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Imported Food Items in Costa Rica

I adore the local cuisine in Costa Rica, but like most long-term expats I get a hankering for a taste of home (or the exotic) from time to time. There are plenty of American chain restaurants throughout the country to satisfy a craving for a burger and fries or fat slice of pepperoni pizza. And upscale supermarkets like Auto Mercado, the Fresh Market and the newly revamped Maspormenos (which translates to "more for less") continue to expand their selection of imported food items.  

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Combined, the three chains have over 50 stores scattered amid the Central Valley and coastal towns. Competition is fierce, especially in dense expat suburbs like Santa Ana and Escazu, where stores run specials on imported wines, beers, cheeses, meats and canned goods. Prices are generally higher than in the States, but this proves no deterrent around the holidays when frozen turkeys and cans of cranberry and pumpkin pie mix fly off the shelves.  

In addition to holiday staples, you will find an extensive selection of ethnic goods, including entire aisles brimming with rice wine vinegar, sushi rice, seaweed wraps, pickled ginger, Thai noodles and curry sauces. Go to any Auto Mercado and you’ll see rows of your favorite condiments, from creamy blue cheese dressing and Hunts BBQ sauce, to aged balsamic vinegar. I’d classify most price tags in the “reasonable” range, but there are exceptions: a tiny jug of pure maple syrup (Grade A) will set you back nearly $30! I love a good pancake, but can settle for the fake syrup at that price.

The good news is that supermarkets in smaller towns such as my own are also catering to American tastes. In our modest Atenas grocery store, I can purchase a variety of Roland brand products, such as pesto sauce, Greek olives, and soba noodles. I typically shop at our local coop market and visit an Auto Mercado or Maspormenos once a month, to stock up on specialty items.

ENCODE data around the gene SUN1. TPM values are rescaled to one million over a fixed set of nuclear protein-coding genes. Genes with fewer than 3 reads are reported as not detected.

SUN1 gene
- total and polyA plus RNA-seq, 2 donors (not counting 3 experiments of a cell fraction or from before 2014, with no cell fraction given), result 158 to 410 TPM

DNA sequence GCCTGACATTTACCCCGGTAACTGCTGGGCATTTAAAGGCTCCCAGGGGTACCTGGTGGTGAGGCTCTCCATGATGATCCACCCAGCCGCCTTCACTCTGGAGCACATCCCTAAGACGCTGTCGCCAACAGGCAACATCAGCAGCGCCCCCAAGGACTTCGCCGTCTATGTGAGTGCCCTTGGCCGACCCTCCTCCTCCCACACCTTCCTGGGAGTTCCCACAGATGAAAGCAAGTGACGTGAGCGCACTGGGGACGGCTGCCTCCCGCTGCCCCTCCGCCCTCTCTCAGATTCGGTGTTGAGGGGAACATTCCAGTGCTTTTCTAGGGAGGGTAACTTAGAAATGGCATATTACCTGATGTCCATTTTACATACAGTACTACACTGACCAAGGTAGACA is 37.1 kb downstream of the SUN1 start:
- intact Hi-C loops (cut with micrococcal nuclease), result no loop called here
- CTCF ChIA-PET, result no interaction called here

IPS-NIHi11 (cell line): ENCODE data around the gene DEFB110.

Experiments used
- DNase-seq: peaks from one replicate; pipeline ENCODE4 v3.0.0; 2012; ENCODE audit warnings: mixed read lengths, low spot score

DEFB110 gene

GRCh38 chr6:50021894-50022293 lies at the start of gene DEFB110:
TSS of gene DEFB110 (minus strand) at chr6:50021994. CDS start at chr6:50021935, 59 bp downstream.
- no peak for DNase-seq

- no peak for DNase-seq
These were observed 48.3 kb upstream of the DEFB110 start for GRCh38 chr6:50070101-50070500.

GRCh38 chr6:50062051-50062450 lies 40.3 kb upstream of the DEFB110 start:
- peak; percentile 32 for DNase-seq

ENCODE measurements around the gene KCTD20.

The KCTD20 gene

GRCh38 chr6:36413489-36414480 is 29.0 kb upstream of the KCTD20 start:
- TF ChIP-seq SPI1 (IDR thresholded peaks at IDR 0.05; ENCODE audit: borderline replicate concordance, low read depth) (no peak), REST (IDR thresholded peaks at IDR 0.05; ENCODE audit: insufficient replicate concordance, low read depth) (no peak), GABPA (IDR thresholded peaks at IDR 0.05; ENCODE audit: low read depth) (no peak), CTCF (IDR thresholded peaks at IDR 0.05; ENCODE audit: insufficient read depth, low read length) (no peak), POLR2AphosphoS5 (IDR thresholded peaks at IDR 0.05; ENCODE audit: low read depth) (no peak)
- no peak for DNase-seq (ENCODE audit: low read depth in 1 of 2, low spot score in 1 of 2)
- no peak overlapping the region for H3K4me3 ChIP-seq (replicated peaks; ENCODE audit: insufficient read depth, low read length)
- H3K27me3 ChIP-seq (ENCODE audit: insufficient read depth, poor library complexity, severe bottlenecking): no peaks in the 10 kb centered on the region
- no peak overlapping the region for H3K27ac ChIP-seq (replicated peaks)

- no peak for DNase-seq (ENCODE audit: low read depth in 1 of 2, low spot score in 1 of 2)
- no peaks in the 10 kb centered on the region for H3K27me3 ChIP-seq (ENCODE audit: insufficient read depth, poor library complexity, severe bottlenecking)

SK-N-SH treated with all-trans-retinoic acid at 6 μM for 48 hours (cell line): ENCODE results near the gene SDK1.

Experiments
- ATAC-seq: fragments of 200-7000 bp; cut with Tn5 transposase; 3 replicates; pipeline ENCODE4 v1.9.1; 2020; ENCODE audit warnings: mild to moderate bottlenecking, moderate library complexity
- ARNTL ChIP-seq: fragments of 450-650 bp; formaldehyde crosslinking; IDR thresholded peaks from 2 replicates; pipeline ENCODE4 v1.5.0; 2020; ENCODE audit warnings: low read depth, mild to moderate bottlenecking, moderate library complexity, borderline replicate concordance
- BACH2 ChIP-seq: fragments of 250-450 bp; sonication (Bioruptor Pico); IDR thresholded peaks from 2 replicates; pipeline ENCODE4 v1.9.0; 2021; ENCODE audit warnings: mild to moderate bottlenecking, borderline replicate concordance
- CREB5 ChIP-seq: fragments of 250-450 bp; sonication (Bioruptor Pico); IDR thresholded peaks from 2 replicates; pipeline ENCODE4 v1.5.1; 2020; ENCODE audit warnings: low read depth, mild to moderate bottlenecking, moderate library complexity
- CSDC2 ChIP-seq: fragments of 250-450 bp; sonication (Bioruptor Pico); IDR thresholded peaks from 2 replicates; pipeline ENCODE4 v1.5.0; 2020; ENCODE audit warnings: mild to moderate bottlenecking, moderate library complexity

Prices and some available products:

  • Jar of Roland Kalamata Olives: $6.75

  • Package of Frozen Smoked Salmon: $6.30

  • Bottle of Guinness Beer: $2.75

  • Bottle of Yellow Tail 2008 Shiraz: $13.00

  • Bottle of Kendall Jackson 2007 Chardonnay: $33.50

  • Small Wheel of Camembert Cheese: $7.50

  • Box of Kraft Velveeta Shells & Cheese: $6.00

  • Package of Johnsonsville Brats: $9.00

  • Tube of Wasabi: $3.50

  • Jar of Tahini: $9.50

  • Tin of Thai Green Curry: $3.50

  • 1 pound bottle of Siracha Chili Sauce: $7.75

  • 3 pound bag Ocean Spray Dried Cranberries: $10.50

  • Jar of Vlasic Kosher Dill Pickles: $5.65

Families or those who want to buy in bulk should consider a membership at one of Costa Rica’s PriceSmarts, or shopping at Walmart. In addition to household products, both have a nice array of produce, meats and cheeses, as well as a large selection of imported liquors and wines.  If you’re ever in need of a five-pound bottle of ranch dressing or an oversize bag of Pepperidge Farm cookies, PriceSmart is your store! Moreover, pet owners will be relieved to find economically priced bags of Pedigree dog food and huge buckets of cat litter. Currently, Walmart and PriceSmart have five stores apiece, all located in the San Jose metropolitan area. Alajuela dwellers now have access to their own Auto Mercado and PriceSmart.

Imported Food Items in Costa Rica in Pictures

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